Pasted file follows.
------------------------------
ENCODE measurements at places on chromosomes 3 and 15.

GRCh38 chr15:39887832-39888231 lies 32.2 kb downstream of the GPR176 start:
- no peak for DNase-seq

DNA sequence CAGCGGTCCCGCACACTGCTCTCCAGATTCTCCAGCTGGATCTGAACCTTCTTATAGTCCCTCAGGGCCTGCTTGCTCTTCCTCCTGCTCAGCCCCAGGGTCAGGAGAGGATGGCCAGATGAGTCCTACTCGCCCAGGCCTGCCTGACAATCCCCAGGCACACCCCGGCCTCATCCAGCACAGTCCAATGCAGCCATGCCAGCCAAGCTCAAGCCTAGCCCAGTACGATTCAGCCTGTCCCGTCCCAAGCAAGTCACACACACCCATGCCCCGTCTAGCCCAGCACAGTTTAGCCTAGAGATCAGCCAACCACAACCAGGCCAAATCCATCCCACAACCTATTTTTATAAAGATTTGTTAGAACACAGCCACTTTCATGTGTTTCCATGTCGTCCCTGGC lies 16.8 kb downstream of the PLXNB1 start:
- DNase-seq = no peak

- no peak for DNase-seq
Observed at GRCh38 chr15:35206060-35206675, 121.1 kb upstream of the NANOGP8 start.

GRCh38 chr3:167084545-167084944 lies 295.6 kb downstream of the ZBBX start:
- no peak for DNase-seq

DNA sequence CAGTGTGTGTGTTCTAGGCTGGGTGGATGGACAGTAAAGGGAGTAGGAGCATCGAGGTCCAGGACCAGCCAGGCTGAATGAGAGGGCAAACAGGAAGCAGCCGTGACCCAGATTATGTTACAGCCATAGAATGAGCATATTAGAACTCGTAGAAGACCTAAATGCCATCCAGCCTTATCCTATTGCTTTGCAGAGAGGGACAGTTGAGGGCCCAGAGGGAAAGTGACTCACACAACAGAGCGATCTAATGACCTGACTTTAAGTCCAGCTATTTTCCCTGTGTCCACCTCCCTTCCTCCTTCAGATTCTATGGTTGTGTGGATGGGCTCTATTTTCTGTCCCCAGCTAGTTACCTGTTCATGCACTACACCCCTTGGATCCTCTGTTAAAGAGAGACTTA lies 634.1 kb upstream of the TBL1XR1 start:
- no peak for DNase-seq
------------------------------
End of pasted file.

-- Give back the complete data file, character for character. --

ENCODE measurements at places on chromosomes 3 and 15.

GRCh38 chr15:39887832-39888231 lies 32.2 kb downstream of the GPR176 start:
- no peak for DNase-seq

DNA sequence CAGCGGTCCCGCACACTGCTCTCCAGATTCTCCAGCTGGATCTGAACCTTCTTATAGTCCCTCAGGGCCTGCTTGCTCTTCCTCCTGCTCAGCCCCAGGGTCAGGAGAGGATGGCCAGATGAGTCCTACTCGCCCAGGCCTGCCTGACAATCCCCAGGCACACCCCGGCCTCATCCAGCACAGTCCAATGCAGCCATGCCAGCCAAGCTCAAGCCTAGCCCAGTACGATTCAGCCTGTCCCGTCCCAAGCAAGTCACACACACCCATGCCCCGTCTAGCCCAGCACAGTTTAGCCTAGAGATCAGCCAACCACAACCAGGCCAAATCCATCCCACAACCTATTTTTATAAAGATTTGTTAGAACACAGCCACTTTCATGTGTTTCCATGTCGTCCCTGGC lies 16.8 kb downstream of the PLXNB1 start:
- DNase-seq = no peak

- no peak for DNase-seq
Observed at GRCh38 chr15:35206060-35206675, 121.1 kb upstream of the NANOGP8 start.

GRCh38 chr3:167084545-167084944 lies 295.6 kb downstream of the ZBBX start:
- no peak for DNase-seq

DNA sequence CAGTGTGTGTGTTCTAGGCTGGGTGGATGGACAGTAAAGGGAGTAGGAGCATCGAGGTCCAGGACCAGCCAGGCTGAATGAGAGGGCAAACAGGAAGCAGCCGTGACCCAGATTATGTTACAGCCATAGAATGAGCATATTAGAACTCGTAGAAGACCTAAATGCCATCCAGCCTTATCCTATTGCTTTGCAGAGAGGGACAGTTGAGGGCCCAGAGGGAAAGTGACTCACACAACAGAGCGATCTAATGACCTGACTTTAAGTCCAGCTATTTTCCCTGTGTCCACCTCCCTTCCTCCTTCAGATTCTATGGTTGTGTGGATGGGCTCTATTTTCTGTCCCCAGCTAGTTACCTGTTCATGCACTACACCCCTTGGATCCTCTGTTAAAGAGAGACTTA lies 634.1 kb upstream of the TBL1XR1 start:
- no peak for DNase-seq